Crisis-Proof IT Infrastructure
Don focused on the infrastructure IT leaders need to maintain operations, even in times of crisis. For Don, there’s always going to be something that could cause a challenge or crisis, whether it’s a natural disaster or human error. You therefore need to be agile and ready for anything.
What does that mean in practice? Is it a case of turning to the next emergent technology? Making a big investment and establishing a whole new IT infrastructure?
Instead of turning to some new technology, there could be another way. Instead of innovation, we should look towards standardisation to protect our organisations in times of crisis. Don argued that no one put this better than Henry King in Fast Company.
“At a time when we are constantly being told to value the new and the different, it may come as a surprise to learn that the standard, the shared and the common can be strong drivers of transformation.”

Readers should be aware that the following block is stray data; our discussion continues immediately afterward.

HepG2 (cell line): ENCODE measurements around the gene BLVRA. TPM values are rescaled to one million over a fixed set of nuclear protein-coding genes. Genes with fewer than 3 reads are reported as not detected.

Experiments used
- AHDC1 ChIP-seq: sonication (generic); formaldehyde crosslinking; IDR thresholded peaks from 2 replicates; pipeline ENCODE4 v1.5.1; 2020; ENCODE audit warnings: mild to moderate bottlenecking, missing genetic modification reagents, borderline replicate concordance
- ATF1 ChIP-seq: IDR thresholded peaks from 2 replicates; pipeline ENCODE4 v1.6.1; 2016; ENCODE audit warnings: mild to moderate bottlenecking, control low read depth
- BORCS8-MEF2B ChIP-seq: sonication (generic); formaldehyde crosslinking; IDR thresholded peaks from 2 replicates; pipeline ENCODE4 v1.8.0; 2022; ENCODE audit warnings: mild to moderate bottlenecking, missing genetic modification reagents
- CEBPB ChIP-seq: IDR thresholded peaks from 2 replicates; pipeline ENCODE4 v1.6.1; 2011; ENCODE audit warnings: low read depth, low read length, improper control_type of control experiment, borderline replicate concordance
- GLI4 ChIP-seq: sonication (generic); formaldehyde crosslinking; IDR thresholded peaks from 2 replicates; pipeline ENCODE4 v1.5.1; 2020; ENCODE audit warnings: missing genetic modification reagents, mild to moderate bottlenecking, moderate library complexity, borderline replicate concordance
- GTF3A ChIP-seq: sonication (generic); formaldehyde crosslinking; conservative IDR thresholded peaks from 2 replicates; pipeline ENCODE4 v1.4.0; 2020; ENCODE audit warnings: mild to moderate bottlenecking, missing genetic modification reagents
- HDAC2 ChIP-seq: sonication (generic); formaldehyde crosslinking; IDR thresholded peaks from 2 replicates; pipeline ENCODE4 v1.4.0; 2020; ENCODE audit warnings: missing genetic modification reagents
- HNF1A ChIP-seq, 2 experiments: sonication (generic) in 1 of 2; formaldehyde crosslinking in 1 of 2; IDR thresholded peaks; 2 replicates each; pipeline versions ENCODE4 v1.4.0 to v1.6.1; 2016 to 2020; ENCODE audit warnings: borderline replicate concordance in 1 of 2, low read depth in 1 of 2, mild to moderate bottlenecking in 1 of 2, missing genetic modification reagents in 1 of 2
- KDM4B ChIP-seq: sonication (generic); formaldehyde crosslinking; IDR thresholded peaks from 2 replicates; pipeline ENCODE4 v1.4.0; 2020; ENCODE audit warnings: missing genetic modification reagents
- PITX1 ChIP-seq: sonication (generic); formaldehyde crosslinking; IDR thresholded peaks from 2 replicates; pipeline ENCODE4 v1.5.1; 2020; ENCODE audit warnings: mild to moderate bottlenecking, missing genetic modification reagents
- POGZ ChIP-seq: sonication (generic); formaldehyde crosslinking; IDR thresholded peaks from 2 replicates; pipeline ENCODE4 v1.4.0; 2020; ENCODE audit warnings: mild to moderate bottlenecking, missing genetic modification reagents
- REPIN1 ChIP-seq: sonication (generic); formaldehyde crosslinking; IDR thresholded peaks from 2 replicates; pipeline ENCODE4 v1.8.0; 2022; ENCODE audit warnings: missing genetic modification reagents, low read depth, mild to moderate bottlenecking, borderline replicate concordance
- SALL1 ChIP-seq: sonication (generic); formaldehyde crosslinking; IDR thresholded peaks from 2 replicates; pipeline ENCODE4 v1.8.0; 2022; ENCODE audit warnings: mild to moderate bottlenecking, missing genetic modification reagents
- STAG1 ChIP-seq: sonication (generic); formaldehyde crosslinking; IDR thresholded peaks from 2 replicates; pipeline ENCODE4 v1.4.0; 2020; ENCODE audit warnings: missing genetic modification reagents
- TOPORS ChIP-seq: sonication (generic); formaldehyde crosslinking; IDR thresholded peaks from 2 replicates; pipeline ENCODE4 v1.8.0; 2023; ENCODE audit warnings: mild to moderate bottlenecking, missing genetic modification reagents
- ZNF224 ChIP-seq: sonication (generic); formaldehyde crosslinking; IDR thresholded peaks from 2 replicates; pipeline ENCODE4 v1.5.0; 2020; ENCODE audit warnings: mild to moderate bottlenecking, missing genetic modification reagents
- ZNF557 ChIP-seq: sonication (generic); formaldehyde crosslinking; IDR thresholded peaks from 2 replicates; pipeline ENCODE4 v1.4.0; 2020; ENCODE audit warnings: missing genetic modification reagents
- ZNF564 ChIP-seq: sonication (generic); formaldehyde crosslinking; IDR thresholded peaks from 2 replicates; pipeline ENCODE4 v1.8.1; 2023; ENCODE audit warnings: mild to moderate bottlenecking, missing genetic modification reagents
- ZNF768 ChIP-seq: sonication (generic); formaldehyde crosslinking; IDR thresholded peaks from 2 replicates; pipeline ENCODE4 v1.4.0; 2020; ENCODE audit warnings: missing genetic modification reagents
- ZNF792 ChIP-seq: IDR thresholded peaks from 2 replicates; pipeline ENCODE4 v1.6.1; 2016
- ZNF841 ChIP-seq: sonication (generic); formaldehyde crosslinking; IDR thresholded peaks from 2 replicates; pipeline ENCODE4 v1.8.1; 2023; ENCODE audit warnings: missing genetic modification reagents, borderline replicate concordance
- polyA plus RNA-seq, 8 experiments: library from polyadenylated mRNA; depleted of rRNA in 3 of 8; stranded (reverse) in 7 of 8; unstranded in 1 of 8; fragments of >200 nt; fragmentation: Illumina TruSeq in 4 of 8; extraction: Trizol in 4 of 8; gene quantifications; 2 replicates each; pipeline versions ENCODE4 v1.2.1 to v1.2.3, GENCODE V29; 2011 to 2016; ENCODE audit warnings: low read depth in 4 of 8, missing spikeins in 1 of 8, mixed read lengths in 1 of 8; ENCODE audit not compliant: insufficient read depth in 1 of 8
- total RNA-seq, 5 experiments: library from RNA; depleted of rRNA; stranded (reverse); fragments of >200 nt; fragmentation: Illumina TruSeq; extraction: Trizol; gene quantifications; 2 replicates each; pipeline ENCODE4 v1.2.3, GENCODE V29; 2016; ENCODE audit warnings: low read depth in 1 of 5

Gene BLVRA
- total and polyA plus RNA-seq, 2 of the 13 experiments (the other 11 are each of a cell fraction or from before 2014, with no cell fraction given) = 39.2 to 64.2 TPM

It isn’t the case that value is only in the new and different. The standardisation of processes can be better. With a core set of fundamentals to define your infrastructure and organisation, you can maintain consistency so you don’t have the mass fragmentation of IT infrastructure that makes it difficult to weather a crisis. After all, with mass fragmentation it is harder to reorganise efforts in a crisis.
In addition, new trends are emerging and creating new types of challenges:
- Multi-cloud adoption is increasing, with 84% of organisations having a multi-cloud strategy
- Software-defined storage deployments are accelerating, and by 2024 50% of global storage capacity deployed SDS
- Global organisations are quickly moving to containerized applications, and by 2022 more than 75% of organisations will be running containerised applications in production
For Don, there’s one answer to these challenges: software-defined storage.
At a time when we are constantly being told to value the new and the different, it may come as a surprise to learn that the standard, the shared and the common can be strong drivers of transformation.